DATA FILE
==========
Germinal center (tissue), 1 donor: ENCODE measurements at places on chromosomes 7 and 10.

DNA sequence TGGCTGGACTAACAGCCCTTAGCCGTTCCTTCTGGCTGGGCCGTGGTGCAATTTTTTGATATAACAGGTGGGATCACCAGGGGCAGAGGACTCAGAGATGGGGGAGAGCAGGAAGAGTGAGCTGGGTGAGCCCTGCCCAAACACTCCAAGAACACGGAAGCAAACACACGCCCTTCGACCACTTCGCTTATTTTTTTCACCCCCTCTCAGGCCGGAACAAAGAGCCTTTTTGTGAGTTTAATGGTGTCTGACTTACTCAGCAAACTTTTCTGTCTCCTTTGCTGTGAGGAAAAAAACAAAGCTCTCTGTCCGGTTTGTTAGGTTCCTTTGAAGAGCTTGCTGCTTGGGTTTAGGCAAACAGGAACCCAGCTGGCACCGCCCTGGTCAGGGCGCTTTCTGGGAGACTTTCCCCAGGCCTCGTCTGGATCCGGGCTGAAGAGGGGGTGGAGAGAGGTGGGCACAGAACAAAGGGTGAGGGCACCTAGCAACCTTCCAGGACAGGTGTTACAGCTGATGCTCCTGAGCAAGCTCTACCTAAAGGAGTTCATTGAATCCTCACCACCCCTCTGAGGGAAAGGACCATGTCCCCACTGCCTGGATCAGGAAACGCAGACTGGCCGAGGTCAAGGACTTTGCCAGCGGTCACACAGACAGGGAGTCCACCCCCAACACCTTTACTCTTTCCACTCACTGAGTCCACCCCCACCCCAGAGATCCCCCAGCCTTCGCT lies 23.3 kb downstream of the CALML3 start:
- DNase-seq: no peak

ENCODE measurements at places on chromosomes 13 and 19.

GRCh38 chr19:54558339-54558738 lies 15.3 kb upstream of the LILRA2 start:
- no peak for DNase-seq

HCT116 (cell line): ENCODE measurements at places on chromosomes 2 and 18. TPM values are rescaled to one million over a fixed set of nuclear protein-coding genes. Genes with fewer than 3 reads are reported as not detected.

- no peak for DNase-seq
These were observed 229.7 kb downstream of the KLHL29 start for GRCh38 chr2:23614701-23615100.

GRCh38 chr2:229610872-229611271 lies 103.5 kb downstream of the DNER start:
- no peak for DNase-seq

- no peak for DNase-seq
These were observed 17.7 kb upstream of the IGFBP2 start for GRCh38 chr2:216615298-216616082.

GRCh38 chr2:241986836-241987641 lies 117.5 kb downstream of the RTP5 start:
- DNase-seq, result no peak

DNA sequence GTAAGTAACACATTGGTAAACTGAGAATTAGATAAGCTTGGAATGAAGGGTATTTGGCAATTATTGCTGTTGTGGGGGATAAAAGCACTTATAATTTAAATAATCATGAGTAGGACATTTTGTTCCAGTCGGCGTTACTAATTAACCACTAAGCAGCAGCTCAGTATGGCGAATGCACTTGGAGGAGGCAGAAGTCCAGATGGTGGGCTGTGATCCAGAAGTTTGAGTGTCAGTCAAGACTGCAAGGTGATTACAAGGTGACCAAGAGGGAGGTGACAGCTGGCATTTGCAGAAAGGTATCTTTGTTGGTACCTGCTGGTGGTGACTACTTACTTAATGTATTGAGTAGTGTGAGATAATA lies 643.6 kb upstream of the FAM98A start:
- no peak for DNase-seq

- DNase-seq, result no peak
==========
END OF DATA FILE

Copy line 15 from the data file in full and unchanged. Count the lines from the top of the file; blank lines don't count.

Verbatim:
- DNase-seq, result no peak